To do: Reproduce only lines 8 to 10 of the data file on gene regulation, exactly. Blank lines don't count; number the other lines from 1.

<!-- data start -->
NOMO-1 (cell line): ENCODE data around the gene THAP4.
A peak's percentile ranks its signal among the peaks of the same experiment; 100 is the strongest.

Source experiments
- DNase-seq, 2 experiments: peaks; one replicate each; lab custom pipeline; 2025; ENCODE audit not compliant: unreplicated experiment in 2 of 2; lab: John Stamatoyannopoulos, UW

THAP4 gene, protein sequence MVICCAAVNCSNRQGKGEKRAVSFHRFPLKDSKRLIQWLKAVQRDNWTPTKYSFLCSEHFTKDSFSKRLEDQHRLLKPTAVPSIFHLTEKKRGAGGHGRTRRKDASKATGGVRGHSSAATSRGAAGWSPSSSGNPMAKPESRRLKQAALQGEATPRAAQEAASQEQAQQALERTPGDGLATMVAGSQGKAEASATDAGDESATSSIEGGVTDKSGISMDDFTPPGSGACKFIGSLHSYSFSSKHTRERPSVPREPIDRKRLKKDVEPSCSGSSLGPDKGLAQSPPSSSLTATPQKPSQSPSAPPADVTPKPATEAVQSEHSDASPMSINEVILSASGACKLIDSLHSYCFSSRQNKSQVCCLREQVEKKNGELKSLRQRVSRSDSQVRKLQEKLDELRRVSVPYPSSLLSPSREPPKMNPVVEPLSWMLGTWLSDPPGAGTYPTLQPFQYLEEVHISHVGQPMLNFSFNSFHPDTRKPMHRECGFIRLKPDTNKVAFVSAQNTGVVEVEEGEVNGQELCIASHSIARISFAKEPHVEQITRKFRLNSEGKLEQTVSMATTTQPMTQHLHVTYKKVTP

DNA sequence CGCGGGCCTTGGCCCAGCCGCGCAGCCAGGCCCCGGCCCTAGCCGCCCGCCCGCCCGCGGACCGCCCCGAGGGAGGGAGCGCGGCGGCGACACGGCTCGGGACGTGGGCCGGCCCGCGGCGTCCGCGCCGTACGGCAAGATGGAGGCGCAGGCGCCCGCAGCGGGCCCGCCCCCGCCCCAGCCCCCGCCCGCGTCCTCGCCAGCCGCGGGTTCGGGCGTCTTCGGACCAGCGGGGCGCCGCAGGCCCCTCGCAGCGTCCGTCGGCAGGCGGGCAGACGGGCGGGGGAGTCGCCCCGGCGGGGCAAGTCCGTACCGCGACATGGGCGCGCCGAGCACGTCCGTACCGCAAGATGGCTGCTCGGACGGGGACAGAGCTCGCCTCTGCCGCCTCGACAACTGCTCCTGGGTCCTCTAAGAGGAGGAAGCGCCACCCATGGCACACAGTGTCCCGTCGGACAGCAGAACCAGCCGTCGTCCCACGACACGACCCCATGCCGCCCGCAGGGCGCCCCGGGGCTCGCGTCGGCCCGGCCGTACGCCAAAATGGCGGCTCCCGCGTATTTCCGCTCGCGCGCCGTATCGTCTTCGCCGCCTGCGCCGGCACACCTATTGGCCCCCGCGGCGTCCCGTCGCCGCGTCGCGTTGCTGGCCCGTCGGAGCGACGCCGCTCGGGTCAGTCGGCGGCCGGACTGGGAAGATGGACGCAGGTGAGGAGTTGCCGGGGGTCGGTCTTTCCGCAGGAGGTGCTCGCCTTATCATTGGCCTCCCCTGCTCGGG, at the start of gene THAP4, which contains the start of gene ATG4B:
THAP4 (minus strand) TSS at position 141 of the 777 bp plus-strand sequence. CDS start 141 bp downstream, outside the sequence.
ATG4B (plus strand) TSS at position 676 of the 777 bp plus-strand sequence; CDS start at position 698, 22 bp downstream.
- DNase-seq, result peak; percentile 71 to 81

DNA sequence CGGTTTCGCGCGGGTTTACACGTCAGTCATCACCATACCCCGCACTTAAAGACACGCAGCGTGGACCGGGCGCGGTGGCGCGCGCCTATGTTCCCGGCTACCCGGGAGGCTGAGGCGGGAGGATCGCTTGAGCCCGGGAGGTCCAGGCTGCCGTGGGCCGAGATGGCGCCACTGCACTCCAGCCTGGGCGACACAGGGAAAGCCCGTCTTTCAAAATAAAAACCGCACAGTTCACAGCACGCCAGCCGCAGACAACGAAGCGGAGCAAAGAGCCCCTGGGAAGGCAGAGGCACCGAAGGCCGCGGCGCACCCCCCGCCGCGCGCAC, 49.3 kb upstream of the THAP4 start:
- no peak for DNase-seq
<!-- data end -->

ATG4B (plus strand) TSS at position 676 of the 777 bp plus-strand sequence; CDS start at position 698, 22 bp downstream.
- DNase-seq, result peak; percentile 71 to 81

DNA sequence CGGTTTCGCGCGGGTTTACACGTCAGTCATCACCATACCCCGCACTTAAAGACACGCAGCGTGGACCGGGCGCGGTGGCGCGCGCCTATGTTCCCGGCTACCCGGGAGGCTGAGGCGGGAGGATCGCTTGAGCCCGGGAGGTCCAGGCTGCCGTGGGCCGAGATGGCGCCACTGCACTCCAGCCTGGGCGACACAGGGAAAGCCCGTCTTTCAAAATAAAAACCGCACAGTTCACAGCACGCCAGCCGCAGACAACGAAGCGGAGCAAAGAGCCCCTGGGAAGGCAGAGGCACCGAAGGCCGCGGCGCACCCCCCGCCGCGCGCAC, 49.3 kb upstream of the THAP4 start: